Translation — Great Backyard Bird Count at Black Bayou Lake National Wildlife Refuge; the tradition continues.
Since a spur-of-the-moment GBBC at Black Bayou with my brother back in 2006, I have only missed two years of counting in Louisiana. It’s a great excuse to visit friends and family with a great bird count in a beautiful setting thrown in as lagniappe. And this year’s trip followed suit beautifully.
Of course, you’re no longer confined to your backyard like you were back in 1997 when the Great Backyard Bird Count (GBBC) launched. Sixteen years later and the GBBC is going global. Anyone around the world with Internet access can participate. The basic count format is the same. One watches at any location for at least 15 minutes – and yes your backyard feeders are still relevant – record the species seen and the number of individuals of each species.
Friday, Dec. 28, was the date of the eleventh annual Balsam Christmas Bird Count (CBC) — 11 dates but 10 actual counts as the 2009 CBC was cancelled due to inclement weather. This year’s weather was much better for the Balsam count — cloudy to overcast, breezy and cool but not too bad.
I wrote about wood storks, Mycteria americana, back in August of this year after a trip to Isle of Palms in South Carolina (www.smokymountainnews.com/archives/item/8361-stoked-for-storks). It was really cool to see these large prehistoric-looking birds cruising over the marsh in undulating lines. And it seems that more stork lines must be undulating over more marsh and/or wetlands across the Southeast because the U.S. Fish & Wildlife Service just announced that they planned to upgrade the wood stork’s status from endangered to threatened.
When I was a boy my favorite sport was baseball. I was a pitcher. I didn’t have any idea where the ball was going … or care … but I could throw hard. I liked the game and I liked the language associated with the game: “high hard one” … “powder river” … “chin music” … “circus catch” … “ rhubarb” … “dying quail” … “frozen rope” … “blue darter.”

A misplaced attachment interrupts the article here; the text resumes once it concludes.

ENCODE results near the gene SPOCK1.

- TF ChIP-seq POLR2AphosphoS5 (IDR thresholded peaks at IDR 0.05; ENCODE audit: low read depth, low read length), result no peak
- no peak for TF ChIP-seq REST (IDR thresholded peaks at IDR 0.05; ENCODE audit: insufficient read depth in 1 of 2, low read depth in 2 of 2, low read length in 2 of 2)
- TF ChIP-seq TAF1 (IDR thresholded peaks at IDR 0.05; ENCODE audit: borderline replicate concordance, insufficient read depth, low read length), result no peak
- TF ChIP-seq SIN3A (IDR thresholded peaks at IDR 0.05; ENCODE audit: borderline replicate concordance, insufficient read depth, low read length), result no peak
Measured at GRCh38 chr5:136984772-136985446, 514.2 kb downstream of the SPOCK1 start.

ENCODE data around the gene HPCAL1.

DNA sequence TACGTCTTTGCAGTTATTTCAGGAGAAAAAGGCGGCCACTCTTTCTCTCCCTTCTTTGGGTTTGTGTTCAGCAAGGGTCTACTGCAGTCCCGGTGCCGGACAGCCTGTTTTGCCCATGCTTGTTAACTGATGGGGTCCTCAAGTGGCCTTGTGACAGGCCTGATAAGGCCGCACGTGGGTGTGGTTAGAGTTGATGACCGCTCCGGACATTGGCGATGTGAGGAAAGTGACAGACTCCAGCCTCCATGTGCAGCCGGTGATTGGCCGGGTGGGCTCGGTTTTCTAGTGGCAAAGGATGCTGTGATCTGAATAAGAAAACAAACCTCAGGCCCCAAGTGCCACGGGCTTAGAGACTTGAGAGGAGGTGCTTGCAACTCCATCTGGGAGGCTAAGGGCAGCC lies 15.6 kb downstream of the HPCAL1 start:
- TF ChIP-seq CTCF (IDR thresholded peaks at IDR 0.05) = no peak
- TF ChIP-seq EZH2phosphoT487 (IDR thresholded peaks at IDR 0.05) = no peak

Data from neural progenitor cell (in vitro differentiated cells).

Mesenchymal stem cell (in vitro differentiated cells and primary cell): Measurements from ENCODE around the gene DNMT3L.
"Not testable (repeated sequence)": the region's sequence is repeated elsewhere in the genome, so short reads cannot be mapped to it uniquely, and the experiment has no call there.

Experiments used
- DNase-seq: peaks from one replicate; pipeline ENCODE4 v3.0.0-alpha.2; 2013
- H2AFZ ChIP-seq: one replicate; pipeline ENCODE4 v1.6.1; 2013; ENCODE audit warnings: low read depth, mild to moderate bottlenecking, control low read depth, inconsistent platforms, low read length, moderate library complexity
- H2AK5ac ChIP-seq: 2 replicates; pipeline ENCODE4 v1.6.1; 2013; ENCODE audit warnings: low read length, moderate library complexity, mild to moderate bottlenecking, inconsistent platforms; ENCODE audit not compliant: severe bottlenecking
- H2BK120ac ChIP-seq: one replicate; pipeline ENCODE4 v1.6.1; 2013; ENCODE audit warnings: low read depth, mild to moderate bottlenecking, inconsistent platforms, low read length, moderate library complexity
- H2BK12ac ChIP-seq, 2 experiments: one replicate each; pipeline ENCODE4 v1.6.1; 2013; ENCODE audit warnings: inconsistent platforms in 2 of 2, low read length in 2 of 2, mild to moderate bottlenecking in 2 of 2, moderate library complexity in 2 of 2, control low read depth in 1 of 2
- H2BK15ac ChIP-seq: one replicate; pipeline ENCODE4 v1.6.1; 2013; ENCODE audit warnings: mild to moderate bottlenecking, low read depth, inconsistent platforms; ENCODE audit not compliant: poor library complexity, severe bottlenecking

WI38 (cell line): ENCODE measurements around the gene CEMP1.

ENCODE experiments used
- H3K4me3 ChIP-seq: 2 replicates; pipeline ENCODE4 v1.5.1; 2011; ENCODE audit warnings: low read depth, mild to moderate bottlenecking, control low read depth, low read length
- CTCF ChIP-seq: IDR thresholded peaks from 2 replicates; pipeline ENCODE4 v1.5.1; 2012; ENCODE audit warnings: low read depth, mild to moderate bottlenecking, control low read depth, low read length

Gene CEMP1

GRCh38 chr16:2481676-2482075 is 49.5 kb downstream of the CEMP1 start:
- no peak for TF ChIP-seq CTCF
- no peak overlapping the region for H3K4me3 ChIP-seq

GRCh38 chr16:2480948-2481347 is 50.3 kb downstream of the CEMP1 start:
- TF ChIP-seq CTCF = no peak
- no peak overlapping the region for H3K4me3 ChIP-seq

Because they seem so delicate and vulnerable, we go out of our way to feed birds that overwinter here in the southern mountains. This no doubt helps maintain bird populations at a higher level than would otherwise be the case, but our feathered friends long ago devised basic strategies for withstanding wind and cold, which are both effective and ingenious.
Don’t know why, but the last two birding trips to Tessentee Bottomland Preserve in Macon County — one last Sunday and one in November a year ago — have been rushed affairs, allowing about two-and-a-half hours of birding from 9:30 a.m. to noon. Now, of course, two-and-a-half hours of birding at Tessentee is much better than no birding at Tessentee, but I would love to have more time to chase more LBJs (little brown jobs) from thicket to thicket and more time to hit more of the trails.
Back in spring of 2011 I wrote about a wetlands restoration project at Lake Junaluska - www.smokymountain news.com/archives/item/3686-a-perfect-fit. Candace Stimson, in order to fulfill her Low Impact Development degree at Haywood Community College, unearthed Suzy’s Branch behind Jones Cafeteria and created about 100 feet of free-flowing stream and wetlands.
This morning when I had coffee on my deck, I did not hear the hooded warbler that nests in the tangles in the young woods below my yard. I did not hear a northern parula singing from the tops of the tulip poplars. There was no buzzy black-throated blue song emanating from the rhododendrons along the little creek. I did not hear a single raspy “chickbuuurrrr” anywhere in the forest. There were no schizoid red-eyed vireos talking to themselves as they bounced from tree to tree, and no wood thrushes graced the early morning with their sweet flute song.
Migrating rose-breasted grosbeaks have been appearing at feeders throughout the Smokies region in recent weeks.
Those birds that migrate hundreds of miles across the Gulf of Mexico from Central and South America to nest in the United States and Canada are known as the neotropical migrants. Each spring a number of these migrants breed here in the mountains of Western North Carolina. No other bird in our avifauna is more striking in appearance.